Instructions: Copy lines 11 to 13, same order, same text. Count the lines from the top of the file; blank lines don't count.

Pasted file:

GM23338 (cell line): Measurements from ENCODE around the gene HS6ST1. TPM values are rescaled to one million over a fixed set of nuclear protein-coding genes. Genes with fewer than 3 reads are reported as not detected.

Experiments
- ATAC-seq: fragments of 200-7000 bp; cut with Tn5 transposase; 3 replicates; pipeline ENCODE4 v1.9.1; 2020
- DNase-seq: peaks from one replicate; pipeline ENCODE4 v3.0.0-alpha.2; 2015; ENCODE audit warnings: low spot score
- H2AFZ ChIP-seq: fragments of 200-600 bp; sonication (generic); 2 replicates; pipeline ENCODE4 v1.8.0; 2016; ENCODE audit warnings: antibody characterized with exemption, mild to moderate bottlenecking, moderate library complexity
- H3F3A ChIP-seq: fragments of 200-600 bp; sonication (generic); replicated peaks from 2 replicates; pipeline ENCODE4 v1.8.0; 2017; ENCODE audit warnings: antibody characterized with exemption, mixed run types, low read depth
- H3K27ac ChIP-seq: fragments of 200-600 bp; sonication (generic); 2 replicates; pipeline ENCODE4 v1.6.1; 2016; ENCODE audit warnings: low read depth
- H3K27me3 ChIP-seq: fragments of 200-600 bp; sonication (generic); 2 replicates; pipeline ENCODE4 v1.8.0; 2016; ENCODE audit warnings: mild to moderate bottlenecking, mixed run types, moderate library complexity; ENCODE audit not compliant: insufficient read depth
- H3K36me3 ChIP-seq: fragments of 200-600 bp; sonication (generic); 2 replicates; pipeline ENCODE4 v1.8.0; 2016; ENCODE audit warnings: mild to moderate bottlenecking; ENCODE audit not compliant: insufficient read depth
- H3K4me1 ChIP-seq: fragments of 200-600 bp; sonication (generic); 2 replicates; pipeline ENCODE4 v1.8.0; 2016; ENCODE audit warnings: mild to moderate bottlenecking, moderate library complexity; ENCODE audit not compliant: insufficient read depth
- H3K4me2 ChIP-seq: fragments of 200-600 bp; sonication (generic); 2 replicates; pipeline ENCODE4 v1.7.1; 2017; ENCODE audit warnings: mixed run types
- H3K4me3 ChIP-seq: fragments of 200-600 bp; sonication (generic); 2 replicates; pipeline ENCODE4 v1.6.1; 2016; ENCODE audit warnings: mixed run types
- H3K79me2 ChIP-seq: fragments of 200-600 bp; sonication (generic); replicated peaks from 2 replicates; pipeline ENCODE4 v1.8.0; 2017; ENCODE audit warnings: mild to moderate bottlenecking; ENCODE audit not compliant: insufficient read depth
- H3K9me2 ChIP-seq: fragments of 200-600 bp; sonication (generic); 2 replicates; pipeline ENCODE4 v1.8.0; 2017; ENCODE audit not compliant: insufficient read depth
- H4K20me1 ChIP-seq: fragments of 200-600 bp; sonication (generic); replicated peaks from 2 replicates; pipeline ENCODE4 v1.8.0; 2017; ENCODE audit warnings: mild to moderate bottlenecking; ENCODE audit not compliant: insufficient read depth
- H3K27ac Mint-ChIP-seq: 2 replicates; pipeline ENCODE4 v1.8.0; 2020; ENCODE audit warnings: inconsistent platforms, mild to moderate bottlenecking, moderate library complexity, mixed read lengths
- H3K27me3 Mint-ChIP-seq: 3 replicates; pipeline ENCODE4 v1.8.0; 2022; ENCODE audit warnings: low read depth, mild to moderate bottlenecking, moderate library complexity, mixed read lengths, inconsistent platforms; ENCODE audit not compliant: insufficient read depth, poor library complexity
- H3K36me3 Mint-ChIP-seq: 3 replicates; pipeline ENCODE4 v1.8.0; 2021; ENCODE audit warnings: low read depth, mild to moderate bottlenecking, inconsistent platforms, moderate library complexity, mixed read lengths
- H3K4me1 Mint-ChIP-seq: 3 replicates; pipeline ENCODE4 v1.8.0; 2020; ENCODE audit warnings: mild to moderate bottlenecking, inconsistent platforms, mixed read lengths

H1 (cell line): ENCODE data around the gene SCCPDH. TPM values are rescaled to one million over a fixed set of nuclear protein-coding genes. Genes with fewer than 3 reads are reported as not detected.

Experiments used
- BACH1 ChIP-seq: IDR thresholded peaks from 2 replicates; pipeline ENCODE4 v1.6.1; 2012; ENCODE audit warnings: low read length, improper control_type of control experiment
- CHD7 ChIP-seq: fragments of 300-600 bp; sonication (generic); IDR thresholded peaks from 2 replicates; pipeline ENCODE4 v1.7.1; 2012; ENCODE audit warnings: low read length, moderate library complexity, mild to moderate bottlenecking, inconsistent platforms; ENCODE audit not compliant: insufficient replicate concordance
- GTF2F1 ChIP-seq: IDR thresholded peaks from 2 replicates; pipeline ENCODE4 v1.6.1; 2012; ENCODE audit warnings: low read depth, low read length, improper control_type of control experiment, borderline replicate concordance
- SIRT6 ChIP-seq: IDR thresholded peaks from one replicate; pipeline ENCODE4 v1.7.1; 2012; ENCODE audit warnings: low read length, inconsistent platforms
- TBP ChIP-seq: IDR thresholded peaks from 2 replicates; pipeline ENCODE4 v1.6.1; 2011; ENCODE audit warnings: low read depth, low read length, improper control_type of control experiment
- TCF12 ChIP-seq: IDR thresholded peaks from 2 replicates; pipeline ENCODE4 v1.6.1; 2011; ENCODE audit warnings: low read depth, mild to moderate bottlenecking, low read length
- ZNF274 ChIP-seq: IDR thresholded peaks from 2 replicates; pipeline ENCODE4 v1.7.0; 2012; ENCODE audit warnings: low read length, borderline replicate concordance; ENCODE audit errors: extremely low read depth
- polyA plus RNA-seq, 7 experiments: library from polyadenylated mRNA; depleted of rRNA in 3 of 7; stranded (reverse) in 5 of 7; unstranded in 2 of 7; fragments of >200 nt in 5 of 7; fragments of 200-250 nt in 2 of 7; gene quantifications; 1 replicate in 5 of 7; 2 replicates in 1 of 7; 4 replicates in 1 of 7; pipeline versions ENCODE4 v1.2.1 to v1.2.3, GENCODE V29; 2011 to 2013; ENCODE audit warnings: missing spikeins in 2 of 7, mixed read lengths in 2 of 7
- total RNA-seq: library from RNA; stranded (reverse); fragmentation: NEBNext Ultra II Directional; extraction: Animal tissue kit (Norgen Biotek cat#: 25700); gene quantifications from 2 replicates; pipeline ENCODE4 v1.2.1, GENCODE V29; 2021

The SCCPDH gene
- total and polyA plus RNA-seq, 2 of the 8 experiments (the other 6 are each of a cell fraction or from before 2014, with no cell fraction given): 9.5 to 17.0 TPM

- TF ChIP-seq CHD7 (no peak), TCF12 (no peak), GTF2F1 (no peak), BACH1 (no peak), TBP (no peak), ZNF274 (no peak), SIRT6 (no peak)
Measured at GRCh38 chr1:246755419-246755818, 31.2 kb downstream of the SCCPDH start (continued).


- H3K4me2 ChIP-seq: fragments of 200-600 bp; sonication (generic); 2 replicates; pipeline ENCODE4 v1.7.1; 2017; ENCODE audit warnings: mixed run types
- H3K4me3 ChIP-seq: fragments of 200-600 bp; sonication (generic); 2 replicates; pipeline ENCODE4 v1.6.1; 2016; ENCODE audit warnings: mixed run types
- H3K79me2 ChIP-seq: fragments of 200-600 bp; sonication (generic); replicated peaks from 2 replicates; pipeline ENCODE4 v1.8.0; 2017; ENCODE audit warnings: mild to moderate bottlenecking; ENCODE audit not compliant: insufficient read depth